Straight on at the crossroads at the end of The Street is the Fordham Road. On our right is the Wesleyan Chapel, a utilitarian building erected in the early 20th century. Many villagers enjoyed going to Chapel because the singing was better and the hymns were jollier but as they did not want to upset the parson, a major employer in the village, they made sure they went to Church as well. Before it was built meetings were held in a large room in the cottage next door. The Chapel was converted into a private house about twenty years ago. Opposite are Shores Allotments, part of a charity endowed by Katherine Shore of Lincoln in 1710 to provide stuff for making gowns to be distributed to poor women of the parish.
A bit further on and we come to one of Freckenham's two windmills. Both were smock mills, built within sight of each other, but on different routes out of the village, on high ground to catch the prevailing winds. Domesday records Freckenham as having one mill, but this would have been water or animal powered. There had been successive wind mills on the Chippenham Road from at least the early C18. In 1736 it was recorded the mill had lately been demolished and by 1757 a new one had been erected. The last mill on that site was demolished sometime around 1910, although its base was still being used for storage seventy years later. This one was on the Fordham Road and was built around 1823. On the ground floor was an inscription which read: 'THE FIRST GRIST GROUND AT THIS MILL WAS MR INO (JOHN) NORMAN, FRECKENHAM, JUNE 30TH 1824.' The mill was demolished in 1967.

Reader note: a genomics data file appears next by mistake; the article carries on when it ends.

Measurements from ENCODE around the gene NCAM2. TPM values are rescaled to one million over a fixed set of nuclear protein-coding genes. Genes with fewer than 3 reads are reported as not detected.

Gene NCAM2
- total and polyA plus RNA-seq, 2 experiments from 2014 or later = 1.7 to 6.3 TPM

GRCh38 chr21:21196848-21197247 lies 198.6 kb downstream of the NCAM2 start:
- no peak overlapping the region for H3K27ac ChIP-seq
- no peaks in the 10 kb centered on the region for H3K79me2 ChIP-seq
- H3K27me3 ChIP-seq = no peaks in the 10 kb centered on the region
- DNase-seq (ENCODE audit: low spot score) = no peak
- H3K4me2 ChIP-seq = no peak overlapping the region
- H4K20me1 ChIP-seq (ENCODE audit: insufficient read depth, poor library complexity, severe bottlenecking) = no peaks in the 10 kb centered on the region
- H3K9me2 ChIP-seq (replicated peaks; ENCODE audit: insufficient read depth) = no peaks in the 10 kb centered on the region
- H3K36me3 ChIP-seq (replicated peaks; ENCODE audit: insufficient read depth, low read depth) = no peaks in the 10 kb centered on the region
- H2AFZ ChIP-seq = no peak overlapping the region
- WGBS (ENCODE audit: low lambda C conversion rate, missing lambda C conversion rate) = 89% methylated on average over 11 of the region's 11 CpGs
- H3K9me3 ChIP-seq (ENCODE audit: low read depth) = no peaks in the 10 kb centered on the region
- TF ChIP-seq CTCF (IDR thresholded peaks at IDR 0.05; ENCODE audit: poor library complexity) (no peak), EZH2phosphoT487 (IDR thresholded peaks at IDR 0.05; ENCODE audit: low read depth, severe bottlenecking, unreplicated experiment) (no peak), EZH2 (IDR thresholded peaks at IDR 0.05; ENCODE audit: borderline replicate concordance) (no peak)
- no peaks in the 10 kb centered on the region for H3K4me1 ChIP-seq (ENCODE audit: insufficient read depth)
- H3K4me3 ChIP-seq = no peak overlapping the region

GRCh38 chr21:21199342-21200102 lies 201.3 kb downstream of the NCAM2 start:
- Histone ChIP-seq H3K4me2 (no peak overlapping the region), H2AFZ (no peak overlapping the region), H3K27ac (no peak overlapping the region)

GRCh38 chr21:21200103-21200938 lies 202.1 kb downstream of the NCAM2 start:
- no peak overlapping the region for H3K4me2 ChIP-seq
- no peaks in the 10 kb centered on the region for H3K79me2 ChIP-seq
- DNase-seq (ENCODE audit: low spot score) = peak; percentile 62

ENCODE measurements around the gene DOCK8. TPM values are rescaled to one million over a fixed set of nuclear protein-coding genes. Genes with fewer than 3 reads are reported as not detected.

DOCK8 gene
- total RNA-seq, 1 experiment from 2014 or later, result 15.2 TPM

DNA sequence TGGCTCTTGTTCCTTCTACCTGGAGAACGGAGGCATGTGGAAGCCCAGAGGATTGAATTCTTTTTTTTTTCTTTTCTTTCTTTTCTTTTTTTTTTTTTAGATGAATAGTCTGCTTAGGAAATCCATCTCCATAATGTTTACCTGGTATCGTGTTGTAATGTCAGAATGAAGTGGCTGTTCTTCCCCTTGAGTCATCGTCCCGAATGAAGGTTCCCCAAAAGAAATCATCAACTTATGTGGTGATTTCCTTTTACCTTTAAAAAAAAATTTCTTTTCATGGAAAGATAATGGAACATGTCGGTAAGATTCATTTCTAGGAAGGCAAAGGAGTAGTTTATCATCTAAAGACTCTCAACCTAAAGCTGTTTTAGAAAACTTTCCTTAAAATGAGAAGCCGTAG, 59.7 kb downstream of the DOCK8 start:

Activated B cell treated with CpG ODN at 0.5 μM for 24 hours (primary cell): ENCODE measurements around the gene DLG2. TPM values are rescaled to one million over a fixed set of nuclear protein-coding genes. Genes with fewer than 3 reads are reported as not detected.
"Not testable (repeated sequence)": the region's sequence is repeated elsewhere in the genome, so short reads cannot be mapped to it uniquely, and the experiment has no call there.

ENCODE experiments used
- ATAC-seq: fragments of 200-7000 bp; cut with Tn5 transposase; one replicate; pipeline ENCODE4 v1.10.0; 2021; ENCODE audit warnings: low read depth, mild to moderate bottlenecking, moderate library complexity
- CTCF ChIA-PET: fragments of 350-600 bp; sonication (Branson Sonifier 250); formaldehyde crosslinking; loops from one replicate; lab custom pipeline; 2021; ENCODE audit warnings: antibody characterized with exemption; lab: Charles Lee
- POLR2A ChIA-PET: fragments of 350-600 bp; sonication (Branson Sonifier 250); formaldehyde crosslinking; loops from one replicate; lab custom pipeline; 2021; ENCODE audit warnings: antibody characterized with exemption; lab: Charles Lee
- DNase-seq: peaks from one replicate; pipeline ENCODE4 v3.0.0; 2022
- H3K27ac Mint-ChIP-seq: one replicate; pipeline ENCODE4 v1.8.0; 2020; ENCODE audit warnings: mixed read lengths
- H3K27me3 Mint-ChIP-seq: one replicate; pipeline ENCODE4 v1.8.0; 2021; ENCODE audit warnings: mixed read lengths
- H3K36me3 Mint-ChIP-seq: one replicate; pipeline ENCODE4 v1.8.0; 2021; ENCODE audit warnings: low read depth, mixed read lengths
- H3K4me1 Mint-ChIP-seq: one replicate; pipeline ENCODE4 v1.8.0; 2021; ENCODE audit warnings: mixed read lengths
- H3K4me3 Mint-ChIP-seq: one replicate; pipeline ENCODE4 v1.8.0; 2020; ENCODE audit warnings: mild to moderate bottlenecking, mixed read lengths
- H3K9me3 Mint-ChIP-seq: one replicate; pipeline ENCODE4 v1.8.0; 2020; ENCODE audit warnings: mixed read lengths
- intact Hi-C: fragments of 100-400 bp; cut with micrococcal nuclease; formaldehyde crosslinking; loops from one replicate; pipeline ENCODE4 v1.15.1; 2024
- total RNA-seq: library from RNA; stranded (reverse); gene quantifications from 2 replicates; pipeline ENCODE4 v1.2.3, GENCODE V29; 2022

Retracing our steps to the crossroads we turn left into Mortimer's Lane to admire this charming old cottage. In 1885 a labourer working in his garden uncovered a hoard of over 90 Icenian gold coins, circa AD 0-25, of a rare or formerly unknown type. Most of the coins were sold off but the British Museum did manage to obtain a few. The cottage still stands but the house just visible behind the trees at right no longer exists. If we were to walk down to the end of Mortimer's land and follow the track we would pass the site of a moat, once a 5 metre ditch surrounding a 30 metre platform, but now ploughed out, and eventually reach the Isleham Road. If we were to turn right and right again we could return to the village via a parallel track leading into North Street. This used to be a pleasant circular walk until a few years ago until, for some unexplained reason, the landowner refused to allow access to the paths. Both paths were once, prior to parliamentary enclosure in 1824, important thoroughfares leading to the River, the fens, Beck Common and Beck Bridge, the Chapel of the Blessed Mary and the headlands to the open fields.
Back to the crossroads once more and a right turn takes us into Chippenham Road and Freckenham School, a national school built in 1840 at a cost of £120. The school was closed in 1970 and the building converted to a private house. The Golden Boar can be seen across the river to the right, to its left is the row of cottages with the crooked chimney which we saw at the start of our tour.